Suddenly there was a massive explosion and a sheet of flame shot hundreds of feet into the air. I thought to myself what a marvellous firework display. I knew the ammunition dump, situated about 150 yards away, had been hit but my mind refused to register the fact. It was a retreat into one of my shades of fear I have talked about. I took out my pipe and started to calmly smoke it. It was always most comforting under such circumstances. The night accentuated the repeated explosions, but luckily hid from me the mass of unexploded shells and shrapnel that were falling back down to earth. In the morning I would find the base littered with them. At the time I was mercifully ignorant.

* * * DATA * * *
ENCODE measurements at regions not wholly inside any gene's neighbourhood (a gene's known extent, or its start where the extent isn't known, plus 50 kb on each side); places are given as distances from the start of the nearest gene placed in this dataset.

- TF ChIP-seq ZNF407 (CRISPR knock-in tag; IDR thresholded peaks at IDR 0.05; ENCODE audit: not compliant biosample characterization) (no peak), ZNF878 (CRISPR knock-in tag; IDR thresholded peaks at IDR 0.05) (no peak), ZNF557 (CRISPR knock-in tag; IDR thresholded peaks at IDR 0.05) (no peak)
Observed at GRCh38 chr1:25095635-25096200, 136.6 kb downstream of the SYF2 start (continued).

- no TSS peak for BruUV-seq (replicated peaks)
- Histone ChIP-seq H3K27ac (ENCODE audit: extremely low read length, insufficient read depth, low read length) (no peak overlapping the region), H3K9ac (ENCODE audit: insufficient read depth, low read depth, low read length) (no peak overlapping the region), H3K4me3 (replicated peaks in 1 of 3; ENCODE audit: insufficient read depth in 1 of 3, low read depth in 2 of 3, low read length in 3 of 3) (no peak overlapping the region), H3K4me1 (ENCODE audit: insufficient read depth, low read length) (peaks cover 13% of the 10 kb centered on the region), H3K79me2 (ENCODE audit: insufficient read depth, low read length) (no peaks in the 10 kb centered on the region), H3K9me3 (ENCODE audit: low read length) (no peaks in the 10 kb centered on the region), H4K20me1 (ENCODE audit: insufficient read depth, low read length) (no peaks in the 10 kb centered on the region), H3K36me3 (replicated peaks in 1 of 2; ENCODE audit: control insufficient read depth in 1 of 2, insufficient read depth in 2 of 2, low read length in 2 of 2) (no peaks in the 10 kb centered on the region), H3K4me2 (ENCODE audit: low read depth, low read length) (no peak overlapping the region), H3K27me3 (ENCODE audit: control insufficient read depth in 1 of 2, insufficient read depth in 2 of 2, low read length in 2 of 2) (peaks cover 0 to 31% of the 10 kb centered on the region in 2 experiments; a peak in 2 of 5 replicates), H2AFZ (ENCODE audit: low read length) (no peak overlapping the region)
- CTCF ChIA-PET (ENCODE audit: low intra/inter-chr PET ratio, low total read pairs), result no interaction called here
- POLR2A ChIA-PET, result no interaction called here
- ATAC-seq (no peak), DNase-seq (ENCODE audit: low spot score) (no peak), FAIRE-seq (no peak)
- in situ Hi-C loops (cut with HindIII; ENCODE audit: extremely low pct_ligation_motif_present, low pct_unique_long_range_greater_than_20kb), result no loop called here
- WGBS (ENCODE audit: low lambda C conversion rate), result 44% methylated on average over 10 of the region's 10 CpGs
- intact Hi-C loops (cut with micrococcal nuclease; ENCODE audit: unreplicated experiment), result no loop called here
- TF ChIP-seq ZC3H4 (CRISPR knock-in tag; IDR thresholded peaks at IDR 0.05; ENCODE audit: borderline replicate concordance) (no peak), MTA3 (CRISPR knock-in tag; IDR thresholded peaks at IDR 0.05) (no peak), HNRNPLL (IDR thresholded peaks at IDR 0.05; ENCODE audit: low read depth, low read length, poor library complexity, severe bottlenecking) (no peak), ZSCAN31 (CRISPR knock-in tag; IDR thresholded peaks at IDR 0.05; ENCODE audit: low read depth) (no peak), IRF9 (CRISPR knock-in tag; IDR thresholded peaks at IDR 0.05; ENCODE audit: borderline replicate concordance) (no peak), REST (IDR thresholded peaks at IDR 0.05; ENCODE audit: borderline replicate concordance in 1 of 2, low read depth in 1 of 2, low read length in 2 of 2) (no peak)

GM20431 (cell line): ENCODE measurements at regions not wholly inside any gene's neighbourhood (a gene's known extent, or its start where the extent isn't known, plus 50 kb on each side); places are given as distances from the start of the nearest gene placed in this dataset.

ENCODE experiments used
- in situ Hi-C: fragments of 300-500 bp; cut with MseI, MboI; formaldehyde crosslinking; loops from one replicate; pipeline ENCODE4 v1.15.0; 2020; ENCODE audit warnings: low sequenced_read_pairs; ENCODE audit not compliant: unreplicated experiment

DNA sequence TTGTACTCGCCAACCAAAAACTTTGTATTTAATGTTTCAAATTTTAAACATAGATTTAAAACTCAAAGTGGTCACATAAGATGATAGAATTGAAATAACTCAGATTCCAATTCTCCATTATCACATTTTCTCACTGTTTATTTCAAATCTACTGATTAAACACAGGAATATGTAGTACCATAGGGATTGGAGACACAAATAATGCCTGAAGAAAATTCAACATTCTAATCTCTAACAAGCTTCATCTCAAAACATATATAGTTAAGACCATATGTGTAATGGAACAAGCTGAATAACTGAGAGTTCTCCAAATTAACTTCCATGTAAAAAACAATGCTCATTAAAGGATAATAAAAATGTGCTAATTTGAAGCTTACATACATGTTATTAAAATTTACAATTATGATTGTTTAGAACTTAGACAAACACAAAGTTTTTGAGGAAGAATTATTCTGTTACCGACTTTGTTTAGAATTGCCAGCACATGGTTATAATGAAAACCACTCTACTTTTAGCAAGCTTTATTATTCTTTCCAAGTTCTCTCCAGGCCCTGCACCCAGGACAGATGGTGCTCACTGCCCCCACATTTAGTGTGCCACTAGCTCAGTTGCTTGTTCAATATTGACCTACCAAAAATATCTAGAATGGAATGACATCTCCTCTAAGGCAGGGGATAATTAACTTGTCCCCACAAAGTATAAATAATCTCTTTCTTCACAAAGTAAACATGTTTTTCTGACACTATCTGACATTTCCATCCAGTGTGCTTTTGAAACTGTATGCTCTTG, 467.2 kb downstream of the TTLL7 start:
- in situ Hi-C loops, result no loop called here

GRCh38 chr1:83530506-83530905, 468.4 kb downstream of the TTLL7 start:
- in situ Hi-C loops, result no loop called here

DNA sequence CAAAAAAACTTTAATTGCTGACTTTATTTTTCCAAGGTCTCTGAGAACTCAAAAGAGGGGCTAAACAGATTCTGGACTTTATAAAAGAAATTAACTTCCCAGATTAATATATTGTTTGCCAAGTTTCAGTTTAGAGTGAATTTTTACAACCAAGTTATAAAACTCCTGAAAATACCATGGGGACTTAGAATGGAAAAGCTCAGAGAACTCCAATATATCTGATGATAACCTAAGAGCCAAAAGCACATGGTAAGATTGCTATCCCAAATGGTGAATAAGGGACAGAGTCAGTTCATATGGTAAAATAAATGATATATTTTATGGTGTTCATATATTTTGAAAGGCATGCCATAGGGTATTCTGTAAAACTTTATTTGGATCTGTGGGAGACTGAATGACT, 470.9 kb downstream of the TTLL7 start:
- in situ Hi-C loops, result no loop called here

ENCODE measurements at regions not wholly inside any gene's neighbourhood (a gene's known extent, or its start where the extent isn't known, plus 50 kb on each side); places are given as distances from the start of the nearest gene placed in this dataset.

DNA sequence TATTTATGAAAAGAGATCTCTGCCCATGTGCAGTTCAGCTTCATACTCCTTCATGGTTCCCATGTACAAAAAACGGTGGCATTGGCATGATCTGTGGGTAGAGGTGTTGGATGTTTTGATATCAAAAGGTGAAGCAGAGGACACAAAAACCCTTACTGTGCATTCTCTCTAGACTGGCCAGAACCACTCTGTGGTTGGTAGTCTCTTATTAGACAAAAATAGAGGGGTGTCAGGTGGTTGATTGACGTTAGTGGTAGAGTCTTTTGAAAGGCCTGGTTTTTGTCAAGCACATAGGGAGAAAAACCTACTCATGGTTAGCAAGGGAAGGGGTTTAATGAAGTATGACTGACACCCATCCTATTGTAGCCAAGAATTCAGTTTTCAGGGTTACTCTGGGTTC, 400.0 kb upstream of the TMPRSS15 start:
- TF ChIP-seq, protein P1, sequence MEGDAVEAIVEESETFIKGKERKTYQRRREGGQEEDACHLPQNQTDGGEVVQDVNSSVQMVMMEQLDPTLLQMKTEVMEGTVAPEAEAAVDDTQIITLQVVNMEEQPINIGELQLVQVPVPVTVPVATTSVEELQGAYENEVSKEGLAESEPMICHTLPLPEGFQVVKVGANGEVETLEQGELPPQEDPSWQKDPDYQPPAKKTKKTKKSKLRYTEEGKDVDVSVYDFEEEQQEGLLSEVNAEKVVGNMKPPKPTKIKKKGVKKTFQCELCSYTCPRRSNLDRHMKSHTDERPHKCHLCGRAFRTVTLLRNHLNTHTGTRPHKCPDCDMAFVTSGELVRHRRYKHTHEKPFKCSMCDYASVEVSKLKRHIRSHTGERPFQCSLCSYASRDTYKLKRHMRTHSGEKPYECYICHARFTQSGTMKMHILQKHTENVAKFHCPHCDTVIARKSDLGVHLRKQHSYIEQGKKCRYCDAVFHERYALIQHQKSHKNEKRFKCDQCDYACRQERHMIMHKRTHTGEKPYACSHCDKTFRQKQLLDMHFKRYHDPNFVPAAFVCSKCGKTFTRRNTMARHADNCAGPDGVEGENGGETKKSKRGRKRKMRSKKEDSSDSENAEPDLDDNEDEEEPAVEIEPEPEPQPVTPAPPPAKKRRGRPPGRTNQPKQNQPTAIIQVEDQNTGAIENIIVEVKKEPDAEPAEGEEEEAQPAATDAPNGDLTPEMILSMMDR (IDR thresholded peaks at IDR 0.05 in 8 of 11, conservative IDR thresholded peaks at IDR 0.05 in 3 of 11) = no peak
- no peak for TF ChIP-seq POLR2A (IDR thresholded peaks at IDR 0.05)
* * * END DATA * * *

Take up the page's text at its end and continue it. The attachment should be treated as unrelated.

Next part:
Our sergeant however decided it was time to withdraw to a bunker so I rejoined the others. As we made our way there was another almighty explosion and everybody dived for cover. It is strange that a few minutes before, alone, I had not thought of cover, but now the herd instinct was beginning to take over. A 155 shell landed close by but did not explode. I was trying to crawl under a flimsy building; there was a six inch space between the floor and the ground, all fear of cobra's dispelled by a greater one. The corporal next to me was wounded by shrapnel, but not too badly.
We made it to the bunker. The sergeant took off somewhere. The military were in theory responsible for our security but I preferred to remember my Black Watch training. The others kept inside the bunker which was below ground. I stayed half out of the entrance. Somebody had to keep an eye open for Viet Cong. The thought of huddling in the dark not knowing what was going on didn't appeal to me either.